Riffles, pools, reaches, rapids, waterfalls, glides, eddies, meanders, overhangs and undercuts – there’s more to a stream than just water.
Streams are smaller water bodies, characterised by having a current – or flow – and confined within beds and banks. Streams are part of the water cycle and also an important habitat for flora and fauna. They also play a role in breeding and migration of fish and other animals.
To learn more about some of the terms that will be encountered when looking at freshwater and freshwater fish, see Freshwater and freshwater fish – key terms.
Fish-friendly streams provide diverse habitats for our native fish as well as the insects and plants they need for food and shelter. Our native fish like to keep their cool. They’re used to shaded waterways lined with dense vegetation because over 80% of New Zealand was once forested.
To survive and complete their life cycle, native fish need suitable:
- habitat type and variety
- water quality (temperature, oxygen levels, clarity, pH, nutrients)
- stream flow (quantity and speed)
- food supply (plants and insects in the stream and on the stream margins, such as freshwater macroinvertebrates)
- protection from predators
- migration pathways to the sea for some species.
Focus on the water
Many stream protection works focus on the land, such as riparian restoration – planting slopes and banks to reduce erosion, creating grass filter strips to trap silt and putting up fences to keep stock from defecating (pooing) in the water or eroding the banks.
However, for our native fish, surviving in streams can be a real challenge. Straightening, diverting or dredging streams and installing weirs and culverts can dramatically alter stream flow and destroy fish habitat and the ability of fish to migrate.
Culverts are placed in rivers and streams to enable people and stock to cross safely and easily. Weirs are built across rivers and streams to slow the flow of water and raise the level of water upstream. Both can prevent fish passage.
Going with the flowMany native fish migrate between the sea and upstream habitats. For example, eels need to find their way out to sea in order to lay their eggs, and the elvers then have to return to their freshwater habitats from the ocean. Human interventions such as dams, weirs, tide gates and perched culverts are often designed so that they block the fish from passing. Perched culverts are one of the most common barriers for our native fish.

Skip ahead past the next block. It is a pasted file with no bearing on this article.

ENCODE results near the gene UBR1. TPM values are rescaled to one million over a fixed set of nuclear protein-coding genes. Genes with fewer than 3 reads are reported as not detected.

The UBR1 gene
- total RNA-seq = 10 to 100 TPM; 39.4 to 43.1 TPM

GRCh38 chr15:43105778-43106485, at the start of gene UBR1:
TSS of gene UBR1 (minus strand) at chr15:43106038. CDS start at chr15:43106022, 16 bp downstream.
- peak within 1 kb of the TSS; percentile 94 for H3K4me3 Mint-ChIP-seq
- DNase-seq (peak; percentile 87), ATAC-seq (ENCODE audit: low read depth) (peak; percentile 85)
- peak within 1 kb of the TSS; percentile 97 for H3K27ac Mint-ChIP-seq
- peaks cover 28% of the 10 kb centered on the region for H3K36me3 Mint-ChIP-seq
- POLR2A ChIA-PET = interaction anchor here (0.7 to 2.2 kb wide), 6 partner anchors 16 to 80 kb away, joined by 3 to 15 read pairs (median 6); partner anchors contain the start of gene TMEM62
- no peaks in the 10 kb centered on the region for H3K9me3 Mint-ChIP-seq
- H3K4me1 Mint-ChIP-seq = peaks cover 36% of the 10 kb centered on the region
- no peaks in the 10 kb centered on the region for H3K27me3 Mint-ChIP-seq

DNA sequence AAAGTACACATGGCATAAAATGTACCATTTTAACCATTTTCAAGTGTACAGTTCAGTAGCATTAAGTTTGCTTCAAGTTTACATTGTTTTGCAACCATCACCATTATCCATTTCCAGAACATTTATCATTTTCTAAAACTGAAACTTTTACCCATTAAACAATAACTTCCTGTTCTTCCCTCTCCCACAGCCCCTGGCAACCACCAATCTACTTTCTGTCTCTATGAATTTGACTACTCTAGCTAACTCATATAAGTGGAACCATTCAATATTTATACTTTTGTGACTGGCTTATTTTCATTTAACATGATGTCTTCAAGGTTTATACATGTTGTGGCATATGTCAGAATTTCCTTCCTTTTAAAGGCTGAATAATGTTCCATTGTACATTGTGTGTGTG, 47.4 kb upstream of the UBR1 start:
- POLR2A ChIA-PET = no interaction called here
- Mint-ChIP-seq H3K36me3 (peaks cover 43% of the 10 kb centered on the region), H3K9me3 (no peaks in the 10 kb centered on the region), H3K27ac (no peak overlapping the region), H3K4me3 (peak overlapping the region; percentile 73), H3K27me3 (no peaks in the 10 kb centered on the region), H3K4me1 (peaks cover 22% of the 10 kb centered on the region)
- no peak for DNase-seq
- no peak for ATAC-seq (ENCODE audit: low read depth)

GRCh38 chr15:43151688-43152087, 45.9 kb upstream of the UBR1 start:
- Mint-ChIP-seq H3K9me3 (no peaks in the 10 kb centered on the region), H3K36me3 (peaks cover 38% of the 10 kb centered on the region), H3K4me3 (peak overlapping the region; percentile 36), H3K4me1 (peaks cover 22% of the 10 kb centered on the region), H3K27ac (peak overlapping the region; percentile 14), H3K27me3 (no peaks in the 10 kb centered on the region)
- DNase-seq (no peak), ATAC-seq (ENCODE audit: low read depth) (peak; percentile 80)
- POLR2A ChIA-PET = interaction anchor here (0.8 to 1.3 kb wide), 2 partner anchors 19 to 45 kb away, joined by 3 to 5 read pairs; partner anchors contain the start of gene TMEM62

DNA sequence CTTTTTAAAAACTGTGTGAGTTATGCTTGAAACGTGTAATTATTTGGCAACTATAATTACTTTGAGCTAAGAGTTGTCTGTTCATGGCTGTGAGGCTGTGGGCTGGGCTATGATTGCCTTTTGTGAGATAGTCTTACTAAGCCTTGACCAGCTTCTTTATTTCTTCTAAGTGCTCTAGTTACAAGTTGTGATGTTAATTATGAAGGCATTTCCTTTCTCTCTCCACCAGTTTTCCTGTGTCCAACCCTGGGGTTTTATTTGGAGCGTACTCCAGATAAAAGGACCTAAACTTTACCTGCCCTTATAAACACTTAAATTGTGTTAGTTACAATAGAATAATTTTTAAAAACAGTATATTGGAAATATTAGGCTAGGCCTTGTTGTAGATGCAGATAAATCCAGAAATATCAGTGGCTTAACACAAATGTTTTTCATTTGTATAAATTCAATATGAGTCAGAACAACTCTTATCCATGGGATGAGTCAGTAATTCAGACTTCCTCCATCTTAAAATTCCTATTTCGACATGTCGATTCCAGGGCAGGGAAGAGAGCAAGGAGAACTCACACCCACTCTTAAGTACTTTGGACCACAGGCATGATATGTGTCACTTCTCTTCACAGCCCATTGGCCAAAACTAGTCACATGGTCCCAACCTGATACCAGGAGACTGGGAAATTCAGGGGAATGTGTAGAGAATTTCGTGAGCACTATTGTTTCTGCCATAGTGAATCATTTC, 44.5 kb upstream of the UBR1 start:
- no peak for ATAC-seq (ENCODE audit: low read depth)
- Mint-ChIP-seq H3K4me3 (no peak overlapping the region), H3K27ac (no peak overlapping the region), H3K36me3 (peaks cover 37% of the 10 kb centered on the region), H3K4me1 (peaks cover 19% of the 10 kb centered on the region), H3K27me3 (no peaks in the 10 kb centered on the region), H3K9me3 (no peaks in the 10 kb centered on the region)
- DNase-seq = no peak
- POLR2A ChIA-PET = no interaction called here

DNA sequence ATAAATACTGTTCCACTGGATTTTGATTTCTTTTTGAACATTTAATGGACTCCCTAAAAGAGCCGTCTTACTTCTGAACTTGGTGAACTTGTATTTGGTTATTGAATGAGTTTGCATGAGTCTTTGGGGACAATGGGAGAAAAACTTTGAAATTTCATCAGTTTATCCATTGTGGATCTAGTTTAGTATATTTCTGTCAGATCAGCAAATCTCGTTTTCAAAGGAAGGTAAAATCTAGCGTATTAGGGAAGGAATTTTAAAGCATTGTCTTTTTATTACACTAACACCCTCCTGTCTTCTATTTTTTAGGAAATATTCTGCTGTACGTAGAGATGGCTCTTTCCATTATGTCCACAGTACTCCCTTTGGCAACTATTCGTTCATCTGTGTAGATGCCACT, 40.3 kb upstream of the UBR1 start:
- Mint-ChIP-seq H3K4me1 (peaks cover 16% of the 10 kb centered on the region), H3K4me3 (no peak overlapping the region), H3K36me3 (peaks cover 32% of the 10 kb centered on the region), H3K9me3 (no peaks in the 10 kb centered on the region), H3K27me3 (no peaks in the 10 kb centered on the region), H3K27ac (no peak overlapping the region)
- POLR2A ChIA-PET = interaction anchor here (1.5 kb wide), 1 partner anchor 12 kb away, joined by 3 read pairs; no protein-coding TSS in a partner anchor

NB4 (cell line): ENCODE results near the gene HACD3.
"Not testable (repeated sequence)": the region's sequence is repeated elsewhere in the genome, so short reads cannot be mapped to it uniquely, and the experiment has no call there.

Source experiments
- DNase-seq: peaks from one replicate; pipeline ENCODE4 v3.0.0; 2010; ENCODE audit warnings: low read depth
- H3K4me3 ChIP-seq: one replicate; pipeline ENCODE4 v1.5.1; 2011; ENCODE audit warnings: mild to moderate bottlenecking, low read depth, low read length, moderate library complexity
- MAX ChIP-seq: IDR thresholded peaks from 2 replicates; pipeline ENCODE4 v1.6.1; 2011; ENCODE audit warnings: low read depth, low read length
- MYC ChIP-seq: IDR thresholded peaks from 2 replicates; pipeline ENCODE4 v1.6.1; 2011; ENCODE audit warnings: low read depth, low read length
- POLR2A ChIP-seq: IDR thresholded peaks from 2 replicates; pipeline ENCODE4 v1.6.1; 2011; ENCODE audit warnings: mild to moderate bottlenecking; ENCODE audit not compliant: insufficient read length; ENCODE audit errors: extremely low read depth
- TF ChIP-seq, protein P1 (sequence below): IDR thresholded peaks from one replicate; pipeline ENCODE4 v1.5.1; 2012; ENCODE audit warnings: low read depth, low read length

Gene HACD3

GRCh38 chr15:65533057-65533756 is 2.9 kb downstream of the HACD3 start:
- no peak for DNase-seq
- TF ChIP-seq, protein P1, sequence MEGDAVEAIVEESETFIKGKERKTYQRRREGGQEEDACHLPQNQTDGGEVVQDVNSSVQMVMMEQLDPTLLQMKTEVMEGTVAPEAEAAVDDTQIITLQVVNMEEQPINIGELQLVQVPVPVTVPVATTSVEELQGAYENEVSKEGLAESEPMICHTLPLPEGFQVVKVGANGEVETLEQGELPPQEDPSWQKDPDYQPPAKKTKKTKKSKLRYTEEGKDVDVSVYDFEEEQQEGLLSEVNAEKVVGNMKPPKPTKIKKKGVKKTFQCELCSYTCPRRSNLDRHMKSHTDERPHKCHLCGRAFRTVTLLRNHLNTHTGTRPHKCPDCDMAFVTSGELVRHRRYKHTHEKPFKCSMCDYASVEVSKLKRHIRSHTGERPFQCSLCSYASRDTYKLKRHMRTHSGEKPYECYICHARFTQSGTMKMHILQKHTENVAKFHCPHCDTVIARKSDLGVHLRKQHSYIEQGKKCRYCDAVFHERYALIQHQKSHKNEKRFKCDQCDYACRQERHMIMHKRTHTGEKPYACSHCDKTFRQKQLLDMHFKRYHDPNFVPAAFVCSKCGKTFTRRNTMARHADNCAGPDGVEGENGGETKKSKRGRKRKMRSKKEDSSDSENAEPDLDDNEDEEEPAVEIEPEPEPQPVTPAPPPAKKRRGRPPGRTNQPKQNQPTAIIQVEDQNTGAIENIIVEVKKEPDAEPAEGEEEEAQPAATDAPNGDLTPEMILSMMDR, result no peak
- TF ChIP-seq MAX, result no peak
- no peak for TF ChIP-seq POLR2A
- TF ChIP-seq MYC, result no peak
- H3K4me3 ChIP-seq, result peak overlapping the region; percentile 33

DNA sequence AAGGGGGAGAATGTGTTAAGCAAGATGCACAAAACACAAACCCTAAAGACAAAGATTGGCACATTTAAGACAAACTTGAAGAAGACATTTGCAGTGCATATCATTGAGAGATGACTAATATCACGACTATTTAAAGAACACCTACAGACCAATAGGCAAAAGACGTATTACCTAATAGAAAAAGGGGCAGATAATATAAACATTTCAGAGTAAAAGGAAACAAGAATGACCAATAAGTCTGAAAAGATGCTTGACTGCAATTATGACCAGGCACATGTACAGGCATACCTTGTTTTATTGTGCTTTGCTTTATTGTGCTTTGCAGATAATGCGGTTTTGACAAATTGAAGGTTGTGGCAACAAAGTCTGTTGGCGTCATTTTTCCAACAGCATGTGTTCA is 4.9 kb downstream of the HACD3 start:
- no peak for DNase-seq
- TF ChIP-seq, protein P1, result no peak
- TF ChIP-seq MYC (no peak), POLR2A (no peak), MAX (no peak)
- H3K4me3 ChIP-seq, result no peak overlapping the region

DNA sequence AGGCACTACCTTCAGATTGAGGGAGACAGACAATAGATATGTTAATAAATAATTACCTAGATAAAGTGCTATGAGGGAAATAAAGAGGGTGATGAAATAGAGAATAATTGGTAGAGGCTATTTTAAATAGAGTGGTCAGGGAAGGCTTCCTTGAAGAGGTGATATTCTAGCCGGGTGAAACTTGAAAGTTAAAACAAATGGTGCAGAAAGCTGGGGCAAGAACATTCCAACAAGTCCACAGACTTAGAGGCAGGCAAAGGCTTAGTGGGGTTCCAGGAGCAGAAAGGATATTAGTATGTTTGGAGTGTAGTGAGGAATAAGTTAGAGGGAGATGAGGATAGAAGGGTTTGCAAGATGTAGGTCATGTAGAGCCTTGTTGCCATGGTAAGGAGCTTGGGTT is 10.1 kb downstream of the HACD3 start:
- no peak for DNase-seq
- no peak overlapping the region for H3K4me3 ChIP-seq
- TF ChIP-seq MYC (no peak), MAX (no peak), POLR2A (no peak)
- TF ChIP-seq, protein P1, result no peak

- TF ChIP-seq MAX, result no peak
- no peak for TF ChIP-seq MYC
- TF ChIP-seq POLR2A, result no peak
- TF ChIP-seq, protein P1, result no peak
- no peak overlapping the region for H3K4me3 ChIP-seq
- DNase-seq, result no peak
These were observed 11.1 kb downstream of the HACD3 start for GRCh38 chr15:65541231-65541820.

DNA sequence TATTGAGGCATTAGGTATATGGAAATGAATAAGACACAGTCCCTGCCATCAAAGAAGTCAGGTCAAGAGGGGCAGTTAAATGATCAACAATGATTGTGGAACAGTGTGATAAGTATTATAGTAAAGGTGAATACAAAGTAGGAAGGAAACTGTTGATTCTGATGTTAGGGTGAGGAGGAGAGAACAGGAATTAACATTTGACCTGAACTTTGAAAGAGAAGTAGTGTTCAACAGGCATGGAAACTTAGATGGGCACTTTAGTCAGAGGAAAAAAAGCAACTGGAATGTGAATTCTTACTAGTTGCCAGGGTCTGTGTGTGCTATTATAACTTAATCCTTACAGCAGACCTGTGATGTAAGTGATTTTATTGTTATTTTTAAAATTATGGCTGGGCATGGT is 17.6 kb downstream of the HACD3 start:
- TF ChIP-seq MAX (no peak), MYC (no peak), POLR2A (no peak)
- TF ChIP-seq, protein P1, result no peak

Culverts and other interventions can be designed to use the ability of elvers, young kōkopu, kōaro (collectively known at this stage as whitebait) and bullies to wriggle between stones, spend brief periods out of water and climb wet margins of waterfalls and culvert sides.In some situations, there is no need to install fish-friendly culverts, for instance, if there is a natural barrier such as a large waterfall downstream or no suitable habitat for native fish upstream.
Barriers can also be useful tools to prevent the spread of pest fish like koi carp or to protect naturally isolated native fish like mudfish from competitors like trout.
A look at the species and habitats of your local stream will help to understand what fish-friendly culverts or pest species barriers are appropriate for your stream.
How else can we make our streams more native fish friendly?
As well as fish-friendly culverts and barriers, there are a number of measures we can carry out to assure the health of our streams and the fish and other animal and plant life that rely on them.
Water quality is important to the health of fish – many fish cannot live or thrive in dirty water, such as giant kōkopu juveniles. Water quality can be enhanced by:
- diverting raceway/road run-off that contains pollutants such as excess nutrients and effluent
- fencing the stream to keep stock out
- having a spillway for flood flows – floods often carry excess sediments into our waterways
- aerating areas that suffer from constant eutrophication or toxic algae blooms.
Fish also rely on certain habitat features within streams. These habitats can be degraded by changes in water flow, clearing of vegetation or flood events. For example, rapid flooding can carry a lot of debris and sediment that can cause scouring. Scour is the erosion of the stream bed (vertical scour) or stream banks (lateral scour) by rapid flowing water and the sediments it is carrying. Scour can also threaten fish-friendly culverts by washing away the sediment and gravel that hold the structure in place.
Fish habitats can be protected by:
- rock riprap at the culvert outlet to prevent scouring
- a notched rock weir or rock ramp downstream to create a resting pool
- good riparian vegetation to shade resting pools and protect stream margins.
Learn more about how we can help Native fish in the city and how we can give our fish a hand! We also have two teacher resources with practical information for restoring streams for native fish – Planning for change and Planting stream edges.
Saving taonga is an activity designed for students to learn about eels and/or whitebait and how human activity has impacted on their lives. Students learn about obstacles these taonga face and about possible solutions (mitigation) for the problems.
Investigate the effect of silage on rural streams with this unit plan.
In the Ake Ake – forever and ever activity, students learn about the Ake Ake model, a pictorial mapping model of individual perspectives that was developed and used with iwi on the Waikato River. Adapt this for students to explore changes in their local stream environment from a Māori perspective.
This resource has been adapted from the Hooked on native fish downloads developed by the NZ Landcare Trust. The Science Learning Hub acknowledges the help of the NZ Landcare Trust in adapting this work.